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Murphy v. Bennett

Supreme Court of California
Feb 19, 1886
68 Cal. 528 (Cal. 1886)


         Appeal from a judgment of the Superior Court of Stanislaus County.


         W. E. Turner, for Appellant.

          Wright & Hazen, for Respondent.

         JUDGES: In Bank. Belcher, C. C. Searls, C., and Foote, C., concurred. Thornton, J., dissenting. McKee, J., also dissented.


          BELCHER, Judge

         This is an appeal by the plaintiff from a judgment in favor of the defendant, and it comes here on the judgment roll. The only question presented is as to the sufficiency of the findings.

         The action was commenced to recover damages from the defendant for tearing down a barn, and converting the materials thereof to his own use.

         The complaint alleged that the plaintiff was the owner of the barn, and in the lawful and peaceable possession of the land on which it was situated, and that on or about the ninth day of October, 1880, the defendant, without right or authority, and against the will of the plaintiff, willfully and maliciously tore down the said building, and removed the whole of it from the premises where it stood, and converted the same to his own use.

         The answer [9 P. 739] denied that the plaintiff was at the times named in the complaint, or at any time, the owner of the barn, or in possession of the premises on which it was situated, and then set up two affirmative defenses.

The court found that the plaintiff was at the times mentioned in his complaint in the lawful and peaceful possession of the half-section of land on which the barn was alleged to have been situated, and then,

         " That the plaintiff was not the owner of the frame building situate on the tract of land described in his complaint at the time the same was torn down and removed by the defendant.

         " That the defendant was the owner of said building at the time he tore the same down and removed it."          There was no finding upon the affirmative matters set up in the answer.

         It is insisted for the appellant that the findings above quoted are not findings of fact, but conclusions of law, and that for want of findings upon the affirmative matters the judgment must be reversed.

         Findings should be statements of the ultimate facts in controversy, and not of probative facts, or mere conclusions of law. (Mathews v. Kinsell , 41 Cal. 514; Pico v. Cuyas , 47 Cal. 174.)

         Findings of probative facts are sometimes held sufficient, but only when the ultimate fact necessarily results from the probative facts. (Downing v. Graves , 55 Cal. 544; Biddel v. Brizzolara , 56 Cal. 381.)

         The facts should be found, and not mere conclusions of law stated.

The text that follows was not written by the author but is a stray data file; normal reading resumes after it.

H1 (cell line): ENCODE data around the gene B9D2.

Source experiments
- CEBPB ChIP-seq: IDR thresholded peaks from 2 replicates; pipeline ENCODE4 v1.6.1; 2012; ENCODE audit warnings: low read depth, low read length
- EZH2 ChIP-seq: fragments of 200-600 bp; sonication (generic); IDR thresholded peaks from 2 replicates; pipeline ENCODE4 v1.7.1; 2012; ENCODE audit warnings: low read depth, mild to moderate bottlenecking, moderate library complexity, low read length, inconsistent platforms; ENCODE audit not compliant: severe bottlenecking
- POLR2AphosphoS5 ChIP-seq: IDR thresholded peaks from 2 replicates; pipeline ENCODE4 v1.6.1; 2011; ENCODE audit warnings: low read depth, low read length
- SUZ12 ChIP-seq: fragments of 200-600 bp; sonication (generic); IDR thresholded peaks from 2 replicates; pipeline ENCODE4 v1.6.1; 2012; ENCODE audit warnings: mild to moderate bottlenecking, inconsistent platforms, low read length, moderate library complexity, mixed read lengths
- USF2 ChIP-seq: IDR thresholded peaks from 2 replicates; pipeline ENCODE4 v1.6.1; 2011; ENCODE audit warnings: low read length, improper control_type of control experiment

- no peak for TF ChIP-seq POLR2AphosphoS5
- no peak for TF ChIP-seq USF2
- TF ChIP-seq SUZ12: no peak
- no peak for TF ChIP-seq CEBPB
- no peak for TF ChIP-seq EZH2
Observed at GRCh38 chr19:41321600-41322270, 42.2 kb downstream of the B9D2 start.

But a finding "that the plaintiff did not own the several tracts of land described in the several answers of defendants, but that the defendants owned the same in severalty, as set forth in their answers," has been held sufficient to support the judgment in an action of ejectment. (Smith v. Acker , 52 Cal. 217.)

         So a finding that the defendant "has a good and perfect title to said property" has been held sufficient. (Frazier v. Crowell , 52 Cal. 399.)

         So a finding "that the plaintiff was the owner and in possession of the property on the day that the defendant seized upon it, and removed it from her possession, custody, and control," has been held sufficient in an action to recover damages for the conversion of personal property. (Haley v. Nunan , 11 P. C. L. J. 523.)

         There should be findings upon all the material issues in the case, but a judgment will not be reversed for want of a finding on a particular issue, where it is apparent that the failure to find on that issue is in no way prejudicial to the appellant. (Porter v. Woodward , 57 Cal. 535; McCourtney v. Fortune , 57 Cal. 617; People v. Center , 66 Cal. 551.)          Here the allegation in the complaint is that the plaintiff "was the owner of a certain frame building, situate," etc.

         The answer denied that the plaintiff was the owner of the building. Whether the plaintiff did own the building or not was, then, the ultimate fact to be determined, and upon the issue thus raised, the court found against the plaintiff.

         We think it clear that the findings referred to are findings of fact, and not conclusions of law

         This being so, we are unable to see how the plaintiff is prejudiced by the failure of the court to [9 P. 740] find upon the affirmative defenses set up in the answer, as, if the plaintiff was not the owner of the building, it is of no moment whether the defendant justified his taking of it, or not.